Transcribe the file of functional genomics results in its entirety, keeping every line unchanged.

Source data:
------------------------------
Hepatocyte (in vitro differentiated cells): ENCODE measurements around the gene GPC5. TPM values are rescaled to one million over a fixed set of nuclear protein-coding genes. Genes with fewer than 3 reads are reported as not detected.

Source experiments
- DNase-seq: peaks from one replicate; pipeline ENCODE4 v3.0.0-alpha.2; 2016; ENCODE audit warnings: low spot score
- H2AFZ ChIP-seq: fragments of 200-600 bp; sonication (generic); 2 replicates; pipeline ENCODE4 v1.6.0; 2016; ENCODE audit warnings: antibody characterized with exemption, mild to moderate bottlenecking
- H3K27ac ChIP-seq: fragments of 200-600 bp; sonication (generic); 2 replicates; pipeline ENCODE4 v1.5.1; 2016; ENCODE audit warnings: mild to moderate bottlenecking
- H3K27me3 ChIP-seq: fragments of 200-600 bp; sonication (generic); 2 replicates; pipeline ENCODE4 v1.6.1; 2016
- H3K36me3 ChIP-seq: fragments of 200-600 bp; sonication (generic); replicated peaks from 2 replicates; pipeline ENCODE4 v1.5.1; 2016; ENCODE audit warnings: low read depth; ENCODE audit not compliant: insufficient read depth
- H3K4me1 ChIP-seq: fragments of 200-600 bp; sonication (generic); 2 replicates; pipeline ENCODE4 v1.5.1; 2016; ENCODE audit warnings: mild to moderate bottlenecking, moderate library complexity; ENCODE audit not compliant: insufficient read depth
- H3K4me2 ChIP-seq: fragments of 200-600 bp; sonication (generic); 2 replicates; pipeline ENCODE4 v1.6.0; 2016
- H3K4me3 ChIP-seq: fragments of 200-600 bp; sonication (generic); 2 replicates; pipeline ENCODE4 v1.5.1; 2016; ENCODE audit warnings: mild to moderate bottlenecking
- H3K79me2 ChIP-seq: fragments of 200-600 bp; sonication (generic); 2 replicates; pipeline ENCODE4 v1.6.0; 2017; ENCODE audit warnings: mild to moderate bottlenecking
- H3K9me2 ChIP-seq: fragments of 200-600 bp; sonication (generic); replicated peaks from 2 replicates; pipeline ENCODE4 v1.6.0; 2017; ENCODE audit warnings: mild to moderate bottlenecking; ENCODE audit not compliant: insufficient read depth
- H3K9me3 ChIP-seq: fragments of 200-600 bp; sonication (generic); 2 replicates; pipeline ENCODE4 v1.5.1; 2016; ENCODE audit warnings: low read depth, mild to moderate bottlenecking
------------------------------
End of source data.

Hepatocyte (in vitro differentiated cells): ENCODE measurements around the gene GPC5. TPM values are rescaled to one million over a fixed set of nuclear protein-coding genes. Genes with fewer than 3 reads are reported as not detected.

Source experiments
- DNase-seq: peaks from one replicate; pipeline ENCODE4 v3.0.0-alpha.2; 2016; ENCODE audit warnings: low spot score
- H2AFZ ChIP-seq: fragments of 200-600 bp; sonication (generic); 2 replicates; pipeline ENCODE4 v1.6.0; 2016; ENCODE audit warnings: antibody characterized with exemption, mild to moderate bottlenecking
- H3K27ac ChIP-seq: fragments of 200-600 bp; sonication (generic); 2 replicates; pipeline ENCODE4 v1.5.1; 2016; ENCODE audit warnings: mild to moderate bottlenecking
- H3K27me3 ChIP-seq: fragments of 200-600 bp; sonication (generic); 2 replicates; pipeline ENCODE4 v1.6.1; 2016
- H3K36me3 ChIP-seq: fragments of 200-600 bp; sonication (generic); replicated peaks from 2 replicates; pipeline ENCODE4 v1.5.1; 2016; ENCODE audit warnings: low read depth; ENCODE audit not compliant: insufficient read depth
- H3K4me1 ChIP-seq: fragments of 200-600 bp; sonication (generic); 2 replicates; pipeline ENCODE4 v1.5.1; 2016; ENCODE audit warnings: mild to moderate bottlenecking, moderate library complexity; ENCODE audit not compliant: insufficient read depth
- H3K4me2 ChIP-seq: fragments of 200-600 bp; sonication (generic); 2 replicates; pipeline ENCODE4 v1.6.0; 2016
- H3K4me3 ChIP-seq: fragments of 200-600 bp; sonication (generic); 2 replicates; pipeline ENCODE4 v1.5.1; 2016; ENCODE audit warnings: mild to moderate bottlenecking
- H3K79me2 ChIP-seq: fragments of 200-600 bp; sonication (generic); 2 replicates; pipeline ENCODE4 v1.6.0; 2017; ENCODE audit warnings: mild to moderate bottlenecking
- H3K9me2 ChIP-seq: fragments of 200-600 bp; sonication (generic); replicated peaks from 2 replicates; pipeline ENCODE4 v1.6.0; 2017; ENCODE audit warnings: mild to moderate bottlenecking; ENCODE audit not compliant: insufficient read depth
- H3K9me3 ChIP-seq: fragments of 200-600 bp; sonication (generic); 2 replicates; pipeline ENCODE4 v1.5.1; 2016; ENCODE audit warnings: low read depth, mild to moderate bottlenecking